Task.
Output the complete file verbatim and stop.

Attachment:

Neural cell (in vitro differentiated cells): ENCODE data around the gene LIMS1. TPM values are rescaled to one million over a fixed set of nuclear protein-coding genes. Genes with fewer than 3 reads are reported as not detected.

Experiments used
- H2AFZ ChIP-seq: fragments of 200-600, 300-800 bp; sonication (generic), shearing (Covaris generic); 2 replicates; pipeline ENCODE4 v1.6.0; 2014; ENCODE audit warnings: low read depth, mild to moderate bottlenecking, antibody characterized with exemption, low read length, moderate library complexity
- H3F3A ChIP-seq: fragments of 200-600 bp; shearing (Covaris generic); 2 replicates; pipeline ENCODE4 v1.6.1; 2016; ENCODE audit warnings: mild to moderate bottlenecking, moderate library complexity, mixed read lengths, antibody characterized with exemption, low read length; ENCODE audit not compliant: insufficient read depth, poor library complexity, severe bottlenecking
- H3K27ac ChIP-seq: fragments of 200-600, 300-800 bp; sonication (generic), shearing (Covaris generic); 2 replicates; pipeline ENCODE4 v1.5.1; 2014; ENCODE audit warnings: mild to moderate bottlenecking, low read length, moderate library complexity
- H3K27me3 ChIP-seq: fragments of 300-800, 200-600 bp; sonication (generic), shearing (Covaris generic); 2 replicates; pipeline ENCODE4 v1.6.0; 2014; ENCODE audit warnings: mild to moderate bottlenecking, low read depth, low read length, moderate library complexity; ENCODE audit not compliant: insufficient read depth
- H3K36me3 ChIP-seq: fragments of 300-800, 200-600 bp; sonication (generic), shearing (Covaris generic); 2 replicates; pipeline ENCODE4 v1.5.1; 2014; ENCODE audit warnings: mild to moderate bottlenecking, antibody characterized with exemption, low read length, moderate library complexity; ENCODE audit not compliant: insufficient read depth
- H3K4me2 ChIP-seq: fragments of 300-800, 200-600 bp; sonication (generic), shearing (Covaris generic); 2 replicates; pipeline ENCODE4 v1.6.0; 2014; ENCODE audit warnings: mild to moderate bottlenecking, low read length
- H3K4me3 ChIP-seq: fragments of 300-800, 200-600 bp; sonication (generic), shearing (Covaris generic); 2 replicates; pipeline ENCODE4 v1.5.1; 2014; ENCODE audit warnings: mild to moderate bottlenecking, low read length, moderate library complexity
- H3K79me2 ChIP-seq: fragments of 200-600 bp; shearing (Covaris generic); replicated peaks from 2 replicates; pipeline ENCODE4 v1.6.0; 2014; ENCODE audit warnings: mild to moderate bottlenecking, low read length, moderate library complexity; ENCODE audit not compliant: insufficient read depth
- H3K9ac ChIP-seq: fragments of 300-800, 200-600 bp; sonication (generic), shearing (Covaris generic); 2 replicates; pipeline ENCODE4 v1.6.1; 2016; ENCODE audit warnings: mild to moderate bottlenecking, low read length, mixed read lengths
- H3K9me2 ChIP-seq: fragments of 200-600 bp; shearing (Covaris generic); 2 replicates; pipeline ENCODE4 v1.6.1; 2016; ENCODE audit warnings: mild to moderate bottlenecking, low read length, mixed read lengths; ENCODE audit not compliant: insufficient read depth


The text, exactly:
Neural cell (in vitro differentiated cells): ENCODE data around the gene LIMS1. TPM values are rescaled to one million over a fixed set of nuclear protein-coding genes. Genes with fewer than 3 reads are reported as not detected.

Experiments used
- H2AFZ ChIP-seq: fragments of 200-600, 300-800 bp; sonication (generic), shearing (Covaris generic); 2 replicates; pipeline ENCODE4 v1.6.0; 2014; ENCODE audit warnings: low read depth, mild to moderate bottlenecking, antibody characterized with exemption, low read length, moderate library complexity
- H3F3A ChIP-seq: fragments of 200-600 bp; shearing (Covaris generic); 2 replicates; pipeline ENCODE4 v1.6.1; 2016; ENCODE audit warnings: mild to moderate bottlenecking, moderate library complexity, mixed read lengths, antibody characterized with exemption, low read length; ENCODE audit not compliant: insufficient read depth, poor library complexity, severe bottlenecking
- H3K27ac ChIP-seq: fragments of 200-600, 300-800 bp; sonication (generic), shearing (Covaris generic); 2 replicates; pipeline ENCODE4 v1.5.1; 2014; ENCODE audit warnings: mild to moderate bottlenecking, low read length, moderate library complexity
- H3K27me3 ChIP-seq: fragments of 300-800, 200-600 bp; sonication (generic), shearing (Covaris generic); 2 replicates; pipeline ENCODE4 v1.6.0; 2014; ENCODE audit warnings: mild to moderate bottlenecking, low read depth, low read length, moderate library complexity; ENCODE audit not compliant: insufficient read depth
- H3K36me3 ChIP-seq: fragments of 300-800, 200-600 bp; sonication (generic), shearing (Covaris generic); 2 replicates; pipeline ENCODE4 v1.5.1; 2014; ENCODE audit warnings: mild to moderate bottlenecking, antibody characterized with exemption, low read length, moderate library complexity; ENCODE audit not compliant: insufficient read depth
- H3K4me2 ChIP-seq: fragments of 300-800, 200-600 bp; sonication (generic), shearing (Covaris generic); 2 replicates; pipeline ENCODE4 v1.6.0; 2014; ENCODE audit warnings: mild to moderate bottlenecking, low read length
- H3K4me3 ChIP-seq: fragments of 300-800, 200-600 bp; sonication (generic), shearing (Covaris generic); 2 replicates; pipeline ENCODE4 v1.5.1; 2014; ENCODE audit warnings: mild to moderate bottlenecking, low read length, moderate library complexity
- H3K79me2 ChIP-seq: fragments of 200-600 bp; shearing (Covaris generic); replicated peaks from 2 replicates; pipeline ENCODE4 v1.6.0; 2014; ENCODE audit warnings: mild to moderate bottlenecking, low read length, moderate library complexity; ENCODE audit not compliant: insufficient read depth
- H3K9ac ChIP-seq: fragments of 300-800, 200-600 bp; sonication (generic), shearing (Covaris generic); 2 replicates; pipeline ENCODE4 v1.6.1; 2016; ENCODE audit warnings: mild to moderate bottlenecking, low read length, mixed read lengths
- H3K9me2 ChIP-seq: fragments of 200-600 bp; shearing (Covaris generic); 2 replicates; pipeline ENCODE4 v1.6.1; 2016; ENCODE audit warnings: mild to moderate bottlenecking, low read length, mixed read lengths; ENCODE audit not compliant: insufficient read depth